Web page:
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Morally handicapped

Posted by Richard on October 30, 2006

You’re no doubt familiar with the Americans with Disabilities Act (ADA), and you’ve probably read about some of its unintended consequences and litigation horror stories. California has an even tougher version called the Unruh Act, so it’s no wonder that the story of David Allen Gunther is from that benighted state (emphasis added):

Since 2003, Gunther has filed more than 200 lawsuits against small businesses for violations that have included accessibility barriers, no designated handicapped parking, heavy bathroom doors, or toilet paper dispensers mounted out of easy reach. Each violation carries a $4,000 fine. For all his hard work, it is estimated that Gunther has received more than $400,000 in the last 36 months, mostly from mom-and-pop shops.

Targets of Gunther suits included a car wash whose bathroom mirror was a few inches too high and a flower shop where he claimed he couldn’t find a wheelchair ramp — even though the shop owner herself was confined to a wheelchair and depended on the ramp. In both cases (and presumably the others as well), his court filings claimed these businesses caused him “anguish, anxiety, humiliation, anger, frustration, distress, embarrassment, apprehension and disgust.”

It looks like — maybe, just maybe — this litigation blizzard is too much even for California. Orange County District Attorney Tony Rackauckas has met with a group of small business owners sued by Gunther, and he’s looking into what can be done about this litigation abuse. Gunther said he’s not worried because the law is on his side.

According to the OC Weekly, one of the people who met with Rackauckas was restaurant owner Jin Kim, who wept because he may lose his business:

… He recounted the shock of getting the lawsuit without warning, how Mehrban [Gunther’s attorney] had coldly refused to negotiate despite pleas, and that he had to sell his wife’s ring and a vehicle to pay Gunther $16,000—and his own attorney another $4,000 in fees. His crime? His restroom mirror was allegedly mounted a few inches too high and the door was a few pounds too heavy to push.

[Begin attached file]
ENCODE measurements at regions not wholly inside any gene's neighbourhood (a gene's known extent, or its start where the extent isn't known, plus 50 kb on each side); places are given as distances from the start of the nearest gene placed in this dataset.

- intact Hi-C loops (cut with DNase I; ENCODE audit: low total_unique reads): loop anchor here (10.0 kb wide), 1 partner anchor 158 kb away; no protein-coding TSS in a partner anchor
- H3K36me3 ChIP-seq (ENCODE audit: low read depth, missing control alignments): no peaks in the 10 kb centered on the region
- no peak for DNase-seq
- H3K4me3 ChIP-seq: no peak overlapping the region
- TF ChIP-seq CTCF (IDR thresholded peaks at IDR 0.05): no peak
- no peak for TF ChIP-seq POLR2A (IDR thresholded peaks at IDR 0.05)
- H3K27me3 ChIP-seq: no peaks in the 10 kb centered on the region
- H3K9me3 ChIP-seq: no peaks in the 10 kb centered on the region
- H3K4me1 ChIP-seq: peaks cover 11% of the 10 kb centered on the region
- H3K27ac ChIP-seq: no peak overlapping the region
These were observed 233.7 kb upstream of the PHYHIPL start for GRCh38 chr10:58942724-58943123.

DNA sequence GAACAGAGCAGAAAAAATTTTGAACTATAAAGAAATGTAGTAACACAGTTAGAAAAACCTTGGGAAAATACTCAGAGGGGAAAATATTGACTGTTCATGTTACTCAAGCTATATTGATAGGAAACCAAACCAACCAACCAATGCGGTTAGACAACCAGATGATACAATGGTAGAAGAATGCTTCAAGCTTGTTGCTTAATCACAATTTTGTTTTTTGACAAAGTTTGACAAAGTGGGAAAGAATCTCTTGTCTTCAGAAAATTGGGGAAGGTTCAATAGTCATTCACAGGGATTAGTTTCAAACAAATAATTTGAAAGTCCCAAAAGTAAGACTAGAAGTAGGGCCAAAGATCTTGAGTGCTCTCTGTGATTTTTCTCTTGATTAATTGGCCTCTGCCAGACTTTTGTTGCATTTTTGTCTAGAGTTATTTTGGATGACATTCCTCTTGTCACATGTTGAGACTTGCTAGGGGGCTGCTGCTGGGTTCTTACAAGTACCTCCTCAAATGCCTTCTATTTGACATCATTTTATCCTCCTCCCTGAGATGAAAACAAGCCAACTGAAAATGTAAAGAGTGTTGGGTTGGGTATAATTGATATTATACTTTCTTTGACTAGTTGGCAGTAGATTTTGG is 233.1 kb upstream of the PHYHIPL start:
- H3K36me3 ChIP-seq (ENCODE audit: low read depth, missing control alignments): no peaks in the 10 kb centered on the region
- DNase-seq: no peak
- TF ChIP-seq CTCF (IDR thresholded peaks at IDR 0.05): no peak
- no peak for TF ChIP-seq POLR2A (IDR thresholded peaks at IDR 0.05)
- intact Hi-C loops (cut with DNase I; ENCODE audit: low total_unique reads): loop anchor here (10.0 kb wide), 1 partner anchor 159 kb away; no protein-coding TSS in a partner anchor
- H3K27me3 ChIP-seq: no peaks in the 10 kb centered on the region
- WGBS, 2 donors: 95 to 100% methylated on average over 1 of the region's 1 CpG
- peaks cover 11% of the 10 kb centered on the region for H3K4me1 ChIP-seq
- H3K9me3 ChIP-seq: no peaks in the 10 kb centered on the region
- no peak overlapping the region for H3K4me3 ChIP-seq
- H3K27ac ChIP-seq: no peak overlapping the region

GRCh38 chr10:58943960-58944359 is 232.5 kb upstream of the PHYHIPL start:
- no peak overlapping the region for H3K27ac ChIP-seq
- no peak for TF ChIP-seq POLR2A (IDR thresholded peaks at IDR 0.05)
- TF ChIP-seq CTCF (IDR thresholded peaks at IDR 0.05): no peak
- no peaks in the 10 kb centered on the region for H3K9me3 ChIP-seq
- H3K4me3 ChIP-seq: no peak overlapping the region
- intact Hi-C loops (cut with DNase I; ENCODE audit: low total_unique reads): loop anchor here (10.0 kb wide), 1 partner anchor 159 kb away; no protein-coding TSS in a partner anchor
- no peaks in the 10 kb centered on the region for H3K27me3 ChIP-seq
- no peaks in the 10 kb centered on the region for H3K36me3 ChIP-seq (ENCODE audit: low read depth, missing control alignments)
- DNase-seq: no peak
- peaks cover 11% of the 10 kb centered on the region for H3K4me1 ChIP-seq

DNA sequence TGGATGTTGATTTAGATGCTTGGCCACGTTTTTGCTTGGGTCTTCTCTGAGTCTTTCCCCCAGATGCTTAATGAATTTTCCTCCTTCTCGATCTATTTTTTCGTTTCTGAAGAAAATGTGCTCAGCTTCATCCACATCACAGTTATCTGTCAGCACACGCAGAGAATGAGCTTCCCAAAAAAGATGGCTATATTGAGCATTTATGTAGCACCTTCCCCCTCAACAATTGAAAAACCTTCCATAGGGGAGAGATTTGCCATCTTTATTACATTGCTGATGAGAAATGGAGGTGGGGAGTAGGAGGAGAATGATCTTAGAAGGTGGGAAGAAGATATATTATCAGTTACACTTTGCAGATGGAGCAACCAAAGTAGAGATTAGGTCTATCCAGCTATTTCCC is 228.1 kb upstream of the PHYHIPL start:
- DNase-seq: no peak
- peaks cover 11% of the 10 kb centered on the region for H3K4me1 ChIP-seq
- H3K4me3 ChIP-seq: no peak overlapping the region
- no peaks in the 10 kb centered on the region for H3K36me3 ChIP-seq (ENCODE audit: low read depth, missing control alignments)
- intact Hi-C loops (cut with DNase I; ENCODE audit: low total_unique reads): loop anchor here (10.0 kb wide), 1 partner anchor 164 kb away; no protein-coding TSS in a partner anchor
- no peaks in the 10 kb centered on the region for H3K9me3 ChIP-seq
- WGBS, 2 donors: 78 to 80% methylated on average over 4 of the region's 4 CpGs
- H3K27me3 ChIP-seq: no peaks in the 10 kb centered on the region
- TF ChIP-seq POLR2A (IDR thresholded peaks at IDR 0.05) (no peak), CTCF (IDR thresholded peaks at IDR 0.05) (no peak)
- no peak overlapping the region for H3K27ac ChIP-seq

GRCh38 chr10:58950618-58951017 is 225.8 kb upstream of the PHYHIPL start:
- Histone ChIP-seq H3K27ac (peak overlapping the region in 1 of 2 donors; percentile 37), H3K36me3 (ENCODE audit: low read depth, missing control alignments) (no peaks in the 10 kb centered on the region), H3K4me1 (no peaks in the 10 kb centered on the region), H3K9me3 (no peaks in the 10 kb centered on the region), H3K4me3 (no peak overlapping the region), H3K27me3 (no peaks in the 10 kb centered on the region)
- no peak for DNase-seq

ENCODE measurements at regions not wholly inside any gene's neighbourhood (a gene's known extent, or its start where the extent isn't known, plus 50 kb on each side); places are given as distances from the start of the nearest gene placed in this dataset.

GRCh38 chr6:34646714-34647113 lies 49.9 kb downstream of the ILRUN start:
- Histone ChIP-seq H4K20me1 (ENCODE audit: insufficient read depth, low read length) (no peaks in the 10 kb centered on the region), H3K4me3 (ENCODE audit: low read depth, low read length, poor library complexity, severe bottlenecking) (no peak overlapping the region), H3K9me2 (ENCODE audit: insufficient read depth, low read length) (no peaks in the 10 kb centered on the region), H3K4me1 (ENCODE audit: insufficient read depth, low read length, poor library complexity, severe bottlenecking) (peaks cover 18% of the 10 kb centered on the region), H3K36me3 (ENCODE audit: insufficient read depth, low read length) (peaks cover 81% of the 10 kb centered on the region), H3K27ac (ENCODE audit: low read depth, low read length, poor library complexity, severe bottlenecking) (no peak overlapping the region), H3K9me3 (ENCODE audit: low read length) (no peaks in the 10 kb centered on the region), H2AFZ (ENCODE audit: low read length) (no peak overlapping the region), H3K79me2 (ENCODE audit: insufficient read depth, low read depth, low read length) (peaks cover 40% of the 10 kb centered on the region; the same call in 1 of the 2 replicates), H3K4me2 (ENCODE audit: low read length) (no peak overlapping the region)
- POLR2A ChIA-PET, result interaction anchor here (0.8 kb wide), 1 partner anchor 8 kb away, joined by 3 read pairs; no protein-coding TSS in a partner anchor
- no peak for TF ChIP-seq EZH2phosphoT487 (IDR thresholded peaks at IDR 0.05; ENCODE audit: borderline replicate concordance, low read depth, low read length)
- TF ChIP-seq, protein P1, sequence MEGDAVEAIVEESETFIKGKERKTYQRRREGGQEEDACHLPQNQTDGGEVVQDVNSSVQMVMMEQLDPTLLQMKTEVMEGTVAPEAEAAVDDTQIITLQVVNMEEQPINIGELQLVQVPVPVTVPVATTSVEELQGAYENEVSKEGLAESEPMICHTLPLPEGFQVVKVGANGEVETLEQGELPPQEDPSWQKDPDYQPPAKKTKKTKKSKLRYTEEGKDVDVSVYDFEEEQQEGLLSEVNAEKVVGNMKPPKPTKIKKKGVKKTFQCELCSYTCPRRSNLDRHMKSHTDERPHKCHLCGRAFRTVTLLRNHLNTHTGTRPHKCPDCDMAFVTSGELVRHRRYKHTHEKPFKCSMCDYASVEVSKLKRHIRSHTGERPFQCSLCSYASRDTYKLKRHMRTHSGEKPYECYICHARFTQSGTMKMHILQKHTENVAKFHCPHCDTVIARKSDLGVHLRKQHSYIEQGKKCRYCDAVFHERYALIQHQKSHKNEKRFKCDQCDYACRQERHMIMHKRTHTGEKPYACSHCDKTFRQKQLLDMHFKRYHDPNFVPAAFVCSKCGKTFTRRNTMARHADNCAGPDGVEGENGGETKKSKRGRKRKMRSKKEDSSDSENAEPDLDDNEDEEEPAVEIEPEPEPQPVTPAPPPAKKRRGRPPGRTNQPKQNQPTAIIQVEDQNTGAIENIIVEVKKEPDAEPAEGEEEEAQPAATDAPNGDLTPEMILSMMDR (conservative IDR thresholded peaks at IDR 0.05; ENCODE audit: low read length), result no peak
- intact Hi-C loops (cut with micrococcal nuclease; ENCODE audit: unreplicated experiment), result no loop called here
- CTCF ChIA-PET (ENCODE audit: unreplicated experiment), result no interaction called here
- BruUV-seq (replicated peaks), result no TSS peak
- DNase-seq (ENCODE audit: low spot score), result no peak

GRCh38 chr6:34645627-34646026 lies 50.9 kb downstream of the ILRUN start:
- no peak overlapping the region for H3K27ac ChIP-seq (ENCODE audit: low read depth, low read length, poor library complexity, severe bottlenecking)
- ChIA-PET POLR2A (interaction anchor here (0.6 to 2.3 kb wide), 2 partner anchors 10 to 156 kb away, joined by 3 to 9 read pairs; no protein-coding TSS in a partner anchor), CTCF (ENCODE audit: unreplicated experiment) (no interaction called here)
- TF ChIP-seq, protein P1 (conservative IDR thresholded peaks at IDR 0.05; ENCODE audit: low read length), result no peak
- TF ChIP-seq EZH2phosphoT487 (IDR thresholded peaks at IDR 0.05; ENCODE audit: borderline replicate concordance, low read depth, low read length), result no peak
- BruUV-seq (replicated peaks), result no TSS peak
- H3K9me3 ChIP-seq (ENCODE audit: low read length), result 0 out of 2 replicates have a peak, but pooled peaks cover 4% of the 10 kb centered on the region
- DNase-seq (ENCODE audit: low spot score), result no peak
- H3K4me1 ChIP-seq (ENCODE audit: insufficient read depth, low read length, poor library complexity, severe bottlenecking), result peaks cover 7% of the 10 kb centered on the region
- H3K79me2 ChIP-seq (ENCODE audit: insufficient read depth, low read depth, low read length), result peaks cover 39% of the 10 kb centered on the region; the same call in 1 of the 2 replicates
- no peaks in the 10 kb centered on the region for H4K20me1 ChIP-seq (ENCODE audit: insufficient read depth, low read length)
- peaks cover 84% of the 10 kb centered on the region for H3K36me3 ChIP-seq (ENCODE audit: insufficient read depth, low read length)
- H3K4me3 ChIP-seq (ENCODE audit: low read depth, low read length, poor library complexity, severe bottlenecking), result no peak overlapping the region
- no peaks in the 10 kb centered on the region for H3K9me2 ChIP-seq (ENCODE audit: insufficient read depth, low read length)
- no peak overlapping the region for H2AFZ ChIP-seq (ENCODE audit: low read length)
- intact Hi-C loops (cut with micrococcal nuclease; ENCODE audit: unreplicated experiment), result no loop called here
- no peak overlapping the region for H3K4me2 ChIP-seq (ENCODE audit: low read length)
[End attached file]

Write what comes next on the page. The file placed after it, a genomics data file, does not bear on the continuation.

“Why did I get hit by this person?” Kim told the Weekly. “If he had asked for any help with anything, me and my wife would have gladly helped him. We work very hard to please our customers.”

The experience has likely ruined any chance for a profit this year. Kim thinks he may have to sell the restaurant that he’s poured his life’s savings into. “I told that lawyer [Mehrban] that I would immediately fix any problems he saw and give him $6,000, and on that same day he sued me again using Karl Roundtree for the same thing,” said Kim. “I was going to fight back, but there is so much money involved in fighting a lawsuit against these people. We get lots of senior citizens in here and nobody has ever complained before. Something is wrong in this country when that guy can get away with this. The whole thing has made me think about moving back to Korea.”

If you’re inclined to be sympathetic toward the disabled, restrain yourself. Gunther has been seen by credible witnesses getting out of his wheelchair and walking. He’s told multiple contradictory stories of how he was hurt. And his extensive adult record seems short only of honest work:

A Weekly investigation traced Gunther’s activities around the western U.S. during the last quarter of a century, uncovering evidence that not only has he exaggerated his reliance on a wheelchair, but he’s also whitewashed his own history of chronic unemployment, multiple drug addictions, narcotics trafficking, assaults, petty thefts, burglaries, a decade of missed child support payments, and more than a dozen arrests and stints in jail.

But here’s the punch line to the sordid story of David Allen Gunther and Morse Mehrban, the scumbag shyster who represented him in all these lawsuits: when Gunther meets with Mehrban, presumably it’s not in Mehrban’s office:

Ironically, one businessman he hasn’t sued is his own lawyer. Like so many businesses Gunther has sued, Mehrban’s Koreatown office is located in a converted house. It’s on the second floor, and to get there, a person in a wheelchair faces an insurmountable hurdle: 15 steps up a narrow hallway.

Mehrban says it would not be practical to make his office accessible to the handicapped.


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